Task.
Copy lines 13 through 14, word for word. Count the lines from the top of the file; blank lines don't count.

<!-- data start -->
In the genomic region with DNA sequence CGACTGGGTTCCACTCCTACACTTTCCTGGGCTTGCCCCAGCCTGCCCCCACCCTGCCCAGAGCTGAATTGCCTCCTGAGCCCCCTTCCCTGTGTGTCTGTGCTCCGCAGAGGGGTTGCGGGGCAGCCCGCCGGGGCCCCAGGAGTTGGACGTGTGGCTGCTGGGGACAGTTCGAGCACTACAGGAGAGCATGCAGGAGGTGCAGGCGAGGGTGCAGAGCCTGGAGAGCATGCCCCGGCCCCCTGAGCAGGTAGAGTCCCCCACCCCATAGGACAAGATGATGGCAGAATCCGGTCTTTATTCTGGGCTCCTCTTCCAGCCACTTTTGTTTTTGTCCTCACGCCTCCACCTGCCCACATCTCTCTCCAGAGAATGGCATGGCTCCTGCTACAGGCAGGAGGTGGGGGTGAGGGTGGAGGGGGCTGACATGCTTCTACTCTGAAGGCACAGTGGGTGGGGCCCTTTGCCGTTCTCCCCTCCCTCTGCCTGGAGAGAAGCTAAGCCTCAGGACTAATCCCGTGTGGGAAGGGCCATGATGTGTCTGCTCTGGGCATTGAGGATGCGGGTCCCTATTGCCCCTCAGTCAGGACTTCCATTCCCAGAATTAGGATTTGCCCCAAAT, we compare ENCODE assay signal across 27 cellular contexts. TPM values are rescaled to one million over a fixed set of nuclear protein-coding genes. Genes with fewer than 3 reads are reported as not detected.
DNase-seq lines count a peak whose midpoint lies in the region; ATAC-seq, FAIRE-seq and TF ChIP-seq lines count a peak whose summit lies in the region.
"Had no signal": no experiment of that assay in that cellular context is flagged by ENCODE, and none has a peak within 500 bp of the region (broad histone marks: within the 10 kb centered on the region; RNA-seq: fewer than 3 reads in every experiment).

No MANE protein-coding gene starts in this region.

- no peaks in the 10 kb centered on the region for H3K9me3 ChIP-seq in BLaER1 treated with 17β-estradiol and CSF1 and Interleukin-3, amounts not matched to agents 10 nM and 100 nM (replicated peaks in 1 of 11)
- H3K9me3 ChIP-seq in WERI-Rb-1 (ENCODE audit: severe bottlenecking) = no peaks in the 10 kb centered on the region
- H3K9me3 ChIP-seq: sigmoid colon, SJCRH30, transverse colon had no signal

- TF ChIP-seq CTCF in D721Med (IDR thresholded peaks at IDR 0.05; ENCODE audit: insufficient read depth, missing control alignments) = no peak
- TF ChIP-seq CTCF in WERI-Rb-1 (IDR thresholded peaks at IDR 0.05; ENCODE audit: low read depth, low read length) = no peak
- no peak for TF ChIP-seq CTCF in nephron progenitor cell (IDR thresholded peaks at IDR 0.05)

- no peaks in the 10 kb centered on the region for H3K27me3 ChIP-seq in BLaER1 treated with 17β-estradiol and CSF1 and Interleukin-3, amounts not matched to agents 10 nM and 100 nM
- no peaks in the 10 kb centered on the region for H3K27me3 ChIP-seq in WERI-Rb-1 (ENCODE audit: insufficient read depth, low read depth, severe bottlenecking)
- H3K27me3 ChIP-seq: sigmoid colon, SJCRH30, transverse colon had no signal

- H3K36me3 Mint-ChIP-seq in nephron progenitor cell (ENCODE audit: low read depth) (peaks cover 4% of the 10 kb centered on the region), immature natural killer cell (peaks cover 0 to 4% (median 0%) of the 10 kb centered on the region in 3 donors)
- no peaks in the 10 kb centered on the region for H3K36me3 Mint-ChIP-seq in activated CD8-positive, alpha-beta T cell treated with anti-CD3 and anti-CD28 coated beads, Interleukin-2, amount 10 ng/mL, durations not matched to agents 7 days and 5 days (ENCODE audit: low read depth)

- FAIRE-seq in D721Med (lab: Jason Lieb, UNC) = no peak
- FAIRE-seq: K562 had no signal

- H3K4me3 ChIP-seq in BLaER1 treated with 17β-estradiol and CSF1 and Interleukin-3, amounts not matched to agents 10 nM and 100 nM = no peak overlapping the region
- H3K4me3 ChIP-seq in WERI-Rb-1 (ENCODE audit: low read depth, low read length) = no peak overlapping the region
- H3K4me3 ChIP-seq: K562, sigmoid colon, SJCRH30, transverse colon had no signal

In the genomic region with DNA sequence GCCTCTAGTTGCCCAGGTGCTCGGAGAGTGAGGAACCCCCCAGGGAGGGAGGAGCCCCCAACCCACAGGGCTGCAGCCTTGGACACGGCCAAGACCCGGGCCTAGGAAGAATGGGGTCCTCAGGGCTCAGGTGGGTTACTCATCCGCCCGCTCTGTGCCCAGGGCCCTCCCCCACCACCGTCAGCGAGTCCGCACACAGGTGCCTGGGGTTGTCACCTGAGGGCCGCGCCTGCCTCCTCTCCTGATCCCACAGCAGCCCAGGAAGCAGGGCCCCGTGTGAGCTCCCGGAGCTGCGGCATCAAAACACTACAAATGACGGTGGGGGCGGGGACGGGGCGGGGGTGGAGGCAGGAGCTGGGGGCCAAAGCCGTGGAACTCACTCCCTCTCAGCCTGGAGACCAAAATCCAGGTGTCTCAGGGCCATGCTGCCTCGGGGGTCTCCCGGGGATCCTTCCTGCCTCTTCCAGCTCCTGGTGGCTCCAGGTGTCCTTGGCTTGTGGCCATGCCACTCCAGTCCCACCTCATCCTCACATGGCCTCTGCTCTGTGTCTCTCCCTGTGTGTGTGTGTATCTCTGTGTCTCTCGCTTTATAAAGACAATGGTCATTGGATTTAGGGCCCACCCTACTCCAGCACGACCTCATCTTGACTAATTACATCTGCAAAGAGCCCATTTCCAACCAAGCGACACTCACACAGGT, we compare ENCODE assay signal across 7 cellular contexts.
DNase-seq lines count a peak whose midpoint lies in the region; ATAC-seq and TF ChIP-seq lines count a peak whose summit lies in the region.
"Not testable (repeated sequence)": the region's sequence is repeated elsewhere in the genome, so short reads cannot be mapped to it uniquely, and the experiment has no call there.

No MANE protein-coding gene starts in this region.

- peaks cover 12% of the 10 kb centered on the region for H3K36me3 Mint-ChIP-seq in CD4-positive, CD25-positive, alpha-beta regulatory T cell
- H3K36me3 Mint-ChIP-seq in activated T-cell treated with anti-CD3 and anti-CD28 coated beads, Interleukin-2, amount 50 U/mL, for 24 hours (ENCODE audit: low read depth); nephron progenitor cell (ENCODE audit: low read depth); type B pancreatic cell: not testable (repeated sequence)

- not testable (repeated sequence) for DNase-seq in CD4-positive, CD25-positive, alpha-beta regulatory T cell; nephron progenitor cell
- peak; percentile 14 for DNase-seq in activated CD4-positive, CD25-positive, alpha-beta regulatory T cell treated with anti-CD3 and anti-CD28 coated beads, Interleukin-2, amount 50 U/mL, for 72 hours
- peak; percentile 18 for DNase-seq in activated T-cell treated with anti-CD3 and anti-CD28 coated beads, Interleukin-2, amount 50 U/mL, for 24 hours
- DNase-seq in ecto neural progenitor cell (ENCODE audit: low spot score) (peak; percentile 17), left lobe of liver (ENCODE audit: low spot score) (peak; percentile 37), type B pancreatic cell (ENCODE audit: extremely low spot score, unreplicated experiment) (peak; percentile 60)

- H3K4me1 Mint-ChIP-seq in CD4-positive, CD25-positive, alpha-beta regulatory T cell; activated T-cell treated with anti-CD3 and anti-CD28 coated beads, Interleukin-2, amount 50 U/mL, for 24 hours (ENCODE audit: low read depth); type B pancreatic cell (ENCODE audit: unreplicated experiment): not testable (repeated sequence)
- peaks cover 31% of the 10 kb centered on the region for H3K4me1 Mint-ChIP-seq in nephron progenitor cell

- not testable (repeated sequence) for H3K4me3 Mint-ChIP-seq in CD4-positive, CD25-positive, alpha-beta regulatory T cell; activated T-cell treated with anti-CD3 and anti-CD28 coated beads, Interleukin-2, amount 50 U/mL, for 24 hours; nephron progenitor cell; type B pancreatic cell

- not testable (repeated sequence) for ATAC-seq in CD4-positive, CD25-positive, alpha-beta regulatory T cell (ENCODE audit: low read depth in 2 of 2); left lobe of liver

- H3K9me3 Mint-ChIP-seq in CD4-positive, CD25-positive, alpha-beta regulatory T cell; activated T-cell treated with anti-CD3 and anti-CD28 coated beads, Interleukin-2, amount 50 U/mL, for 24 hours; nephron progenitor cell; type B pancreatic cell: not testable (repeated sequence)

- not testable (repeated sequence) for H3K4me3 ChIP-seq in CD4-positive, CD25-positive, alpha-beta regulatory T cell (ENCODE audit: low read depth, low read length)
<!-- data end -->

- H3K27me3 ChIP-seq: sigmoid colon, SJCRH30, transverse colon had no signal

- H3K36me3 Mint-ChIP-seq in nephron progenitor cell (ENCODE audit: low read depth) (peaks cover 4% of the 10 kb centered on the region), immature natural killer cell (peaks cover 0 to 4% (median 0%) of the 10 kb centered on the region in 3 donors)